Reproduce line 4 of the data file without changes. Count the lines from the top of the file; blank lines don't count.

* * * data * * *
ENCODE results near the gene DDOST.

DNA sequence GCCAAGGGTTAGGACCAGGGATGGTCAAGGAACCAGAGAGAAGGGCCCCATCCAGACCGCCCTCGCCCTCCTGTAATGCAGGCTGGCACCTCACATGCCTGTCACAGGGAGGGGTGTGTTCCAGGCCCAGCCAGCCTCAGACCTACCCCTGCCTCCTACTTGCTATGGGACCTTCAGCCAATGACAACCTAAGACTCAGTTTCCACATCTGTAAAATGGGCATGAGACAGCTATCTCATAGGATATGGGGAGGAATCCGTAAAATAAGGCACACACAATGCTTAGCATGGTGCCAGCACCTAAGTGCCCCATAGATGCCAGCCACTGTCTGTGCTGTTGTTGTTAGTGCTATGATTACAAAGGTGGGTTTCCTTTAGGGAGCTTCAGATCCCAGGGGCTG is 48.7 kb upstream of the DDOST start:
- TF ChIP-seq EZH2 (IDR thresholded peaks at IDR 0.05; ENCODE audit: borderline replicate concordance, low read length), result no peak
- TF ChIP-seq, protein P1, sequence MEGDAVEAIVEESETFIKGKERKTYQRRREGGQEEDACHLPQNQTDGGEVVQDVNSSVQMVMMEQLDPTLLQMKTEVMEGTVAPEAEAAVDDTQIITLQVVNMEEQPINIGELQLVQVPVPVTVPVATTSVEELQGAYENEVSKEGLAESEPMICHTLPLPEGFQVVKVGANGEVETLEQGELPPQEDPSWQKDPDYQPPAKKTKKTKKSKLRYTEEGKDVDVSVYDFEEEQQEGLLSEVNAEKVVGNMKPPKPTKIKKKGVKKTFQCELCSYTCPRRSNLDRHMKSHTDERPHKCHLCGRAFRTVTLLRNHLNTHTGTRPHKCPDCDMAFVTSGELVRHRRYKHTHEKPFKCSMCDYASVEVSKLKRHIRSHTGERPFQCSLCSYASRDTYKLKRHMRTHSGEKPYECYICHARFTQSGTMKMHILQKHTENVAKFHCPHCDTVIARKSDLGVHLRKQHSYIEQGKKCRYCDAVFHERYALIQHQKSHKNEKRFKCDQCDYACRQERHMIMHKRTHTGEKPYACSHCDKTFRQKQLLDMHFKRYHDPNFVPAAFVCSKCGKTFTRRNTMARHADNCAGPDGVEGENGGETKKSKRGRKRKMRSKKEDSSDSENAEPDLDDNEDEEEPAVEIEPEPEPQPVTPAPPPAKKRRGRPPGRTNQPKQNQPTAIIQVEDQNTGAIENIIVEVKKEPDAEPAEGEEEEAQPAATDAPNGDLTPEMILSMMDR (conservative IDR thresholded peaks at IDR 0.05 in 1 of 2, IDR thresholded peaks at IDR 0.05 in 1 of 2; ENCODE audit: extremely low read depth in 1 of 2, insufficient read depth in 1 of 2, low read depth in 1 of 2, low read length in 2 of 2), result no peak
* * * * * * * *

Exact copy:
- TF ChIP-seq, protein P1, sequence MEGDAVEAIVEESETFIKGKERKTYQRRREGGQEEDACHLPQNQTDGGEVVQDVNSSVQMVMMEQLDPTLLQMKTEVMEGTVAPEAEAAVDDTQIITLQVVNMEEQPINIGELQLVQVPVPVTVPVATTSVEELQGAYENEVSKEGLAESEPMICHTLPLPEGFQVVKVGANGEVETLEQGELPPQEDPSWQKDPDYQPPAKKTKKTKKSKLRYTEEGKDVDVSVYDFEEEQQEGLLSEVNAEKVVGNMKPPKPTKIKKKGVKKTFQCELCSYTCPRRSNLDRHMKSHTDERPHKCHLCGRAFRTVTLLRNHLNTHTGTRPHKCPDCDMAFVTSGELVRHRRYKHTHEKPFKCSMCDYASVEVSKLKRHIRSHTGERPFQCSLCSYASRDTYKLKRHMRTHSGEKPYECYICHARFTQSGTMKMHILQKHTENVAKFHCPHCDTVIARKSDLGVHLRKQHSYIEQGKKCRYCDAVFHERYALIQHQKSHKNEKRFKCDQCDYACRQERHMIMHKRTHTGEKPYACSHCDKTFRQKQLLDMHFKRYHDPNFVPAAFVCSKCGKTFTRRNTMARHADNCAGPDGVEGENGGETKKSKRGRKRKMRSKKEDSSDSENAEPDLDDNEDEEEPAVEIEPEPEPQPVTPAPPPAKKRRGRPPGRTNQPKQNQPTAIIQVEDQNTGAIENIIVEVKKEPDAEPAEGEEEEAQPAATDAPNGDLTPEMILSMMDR (conservative IDR thresholded peaks at IDR 0.05 in 1 of 2, IDR thresholded peaks at IDR 0.05 in 1 of 2; ENCODE audit: extremely low read depth in 1 of 2, insufficient read depth in 1 of 2, low read depth in 1 of 2, low read length in 2 of 2), result no peak